i was fortunate. the person who ultimately started me down the path that led to a diagnosis of adhd is someone who looks like me. a fellow black girl full of #blackgirlmagic. my first face to face encounter of this curiouscrazysometimeschaotic way my brain works was in a similar package.
since then, i’ve read a lot about adhd. and i’ve learned why women and girls–particularly women and girls with mainly inattentive type (like me!)–are diagnosed (and subsequently helped) at lower rates. i’ve also come to realize that there are even less of us magical black girls diagnosed with, and then speaking out about our experiences with this thing called attention deficit/hyperactivity disorder.
i’m doing a lot of exploring what it means to be an adult with adhd. there are amazing resources–organizations, magazines, podcasts, blogs, and books. but almost everything i’ve come across is from the perspective of white people, and usually white men. to some extent, yeah, folks with adhd will likely have some similar experiences, and so i don’t turn my nose up at those resources. but i’ve found myself wondering, where are the women who look like me? i know there are more than 2 of us out there. and our experiences count for something…something more. something different.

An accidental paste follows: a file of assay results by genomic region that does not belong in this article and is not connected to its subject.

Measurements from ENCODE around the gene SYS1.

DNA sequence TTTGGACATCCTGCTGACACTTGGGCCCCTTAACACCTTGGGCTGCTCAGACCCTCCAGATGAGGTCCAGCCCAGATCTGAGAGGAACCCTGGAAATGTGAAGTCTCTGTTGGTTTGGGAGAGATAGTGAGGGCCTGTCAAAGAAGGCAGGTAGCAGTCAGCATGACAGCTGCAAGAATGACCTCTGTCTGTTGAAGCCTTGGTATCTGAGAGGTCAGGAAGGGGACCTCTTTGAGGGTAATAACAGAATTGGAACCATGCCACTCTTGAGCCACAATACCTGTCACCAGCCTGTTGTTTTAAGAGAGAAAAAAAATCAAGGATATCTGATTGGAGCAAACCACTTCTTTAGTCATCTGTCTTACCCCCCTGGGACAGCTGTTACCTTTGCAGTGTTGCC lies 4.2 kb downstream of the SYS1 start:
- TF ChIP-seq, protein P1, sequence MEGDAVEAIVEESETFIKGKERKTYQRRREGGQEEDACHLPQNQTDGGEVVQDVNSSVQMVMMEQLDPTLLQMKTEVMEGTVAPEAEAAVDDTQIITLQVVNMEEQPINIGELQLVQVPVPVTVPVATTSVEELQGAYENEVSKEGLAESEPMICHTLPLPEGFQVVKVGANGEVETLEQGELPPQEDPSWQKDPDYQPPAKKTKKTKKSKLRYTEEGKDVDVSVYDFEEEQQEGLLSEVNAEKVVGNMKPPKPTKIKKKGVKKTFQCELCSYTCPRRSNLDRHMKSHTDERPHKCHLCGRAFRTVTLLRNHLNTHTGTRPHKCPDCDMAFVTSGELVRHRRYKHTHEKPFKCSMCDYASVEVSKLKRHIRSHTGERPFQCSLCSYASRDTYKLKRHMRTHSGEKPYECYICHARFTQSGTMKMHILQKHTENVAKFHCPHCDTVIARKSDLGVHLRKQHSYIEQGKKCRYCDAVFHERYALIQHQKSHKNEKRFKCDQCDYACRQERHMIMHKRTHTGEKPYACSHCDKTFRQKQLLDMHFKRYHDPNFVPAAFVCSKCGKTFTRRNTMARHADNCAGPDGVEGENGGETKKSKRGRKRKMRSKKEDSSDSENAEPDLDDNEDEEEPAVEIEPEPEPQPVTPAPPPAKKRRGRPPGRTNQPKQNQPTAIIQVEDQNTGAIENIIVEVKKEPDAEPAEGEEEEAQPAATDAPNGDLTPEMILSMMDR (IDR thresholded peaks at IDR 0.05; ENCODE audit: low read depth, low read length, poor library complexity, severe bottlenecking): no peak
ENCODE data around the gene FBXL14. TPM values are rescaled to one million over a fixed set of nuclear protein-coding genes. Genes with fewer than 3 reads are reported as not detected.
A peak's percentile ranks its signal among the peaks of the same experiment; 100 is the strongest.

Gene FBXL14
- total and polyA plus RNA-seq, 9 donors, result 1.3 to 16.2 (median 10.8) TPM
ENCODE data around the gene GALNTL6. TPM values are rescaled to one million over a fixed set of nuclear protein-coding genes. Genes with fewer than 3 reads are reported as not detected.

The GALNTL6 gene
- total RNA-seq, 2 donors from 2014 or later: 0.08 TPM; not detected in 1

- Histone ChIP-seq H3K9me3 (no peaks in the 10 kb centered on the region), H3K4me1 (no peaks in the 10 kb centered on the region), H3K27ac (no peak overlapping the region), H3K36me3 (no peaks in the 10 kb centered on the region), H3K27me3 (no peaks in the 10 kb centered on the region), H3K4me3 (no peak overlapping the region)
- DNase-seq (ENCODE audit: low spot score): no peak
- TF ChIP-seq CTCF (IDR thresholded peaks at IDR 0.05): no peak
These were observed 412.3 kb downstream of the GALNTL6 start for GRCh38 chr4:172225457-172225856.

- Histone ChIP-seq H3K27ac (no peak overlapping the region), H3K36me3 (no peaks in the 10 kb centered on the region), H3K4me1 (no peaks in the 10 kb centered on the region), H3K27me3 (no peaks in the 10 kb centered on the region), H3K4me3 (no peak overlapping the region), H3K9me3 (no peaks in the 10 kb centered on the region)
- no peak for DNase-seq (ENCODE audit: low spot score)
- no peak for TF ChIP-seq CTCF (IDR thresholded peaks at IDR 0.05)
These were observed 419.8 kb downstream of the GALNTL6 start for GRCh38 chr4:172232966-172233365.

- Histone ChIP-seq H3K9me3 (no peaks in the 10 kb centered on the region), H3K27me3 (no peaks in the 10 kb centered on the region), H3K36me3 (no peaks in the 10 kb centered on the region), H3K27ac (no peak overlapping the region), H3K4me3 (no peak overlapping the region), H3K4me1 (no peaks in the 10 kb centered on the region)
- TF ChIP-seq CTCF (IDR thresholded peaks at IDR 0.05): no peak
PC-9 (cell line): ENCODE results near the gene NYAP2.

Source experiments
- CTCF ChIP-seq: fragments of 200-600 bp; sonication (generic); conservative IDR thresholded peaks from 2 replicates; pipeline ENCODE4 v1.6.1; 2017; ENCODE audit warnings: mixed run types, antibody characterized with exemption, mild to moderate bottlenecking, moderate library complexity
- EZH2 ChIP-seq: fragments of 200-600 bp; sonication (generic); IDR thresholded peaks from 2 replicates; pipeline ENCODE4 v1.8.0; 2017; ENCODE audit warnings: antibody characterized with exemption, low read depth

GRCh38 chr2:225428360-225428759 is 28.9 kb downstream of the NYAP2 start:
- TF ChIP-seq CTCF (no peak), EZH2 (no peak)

i also know there’s a fraught history when it comes to mental health and the black community. i understand why, even when there’s evidence of a school-age child of color having symptoms that would lead to a diagnosis, a parent of color sometimes chooses not to pursue the diagnosis. it’s complicated.
but…representation counts. and i would love to experience more voices from women of color who are on this journey, too.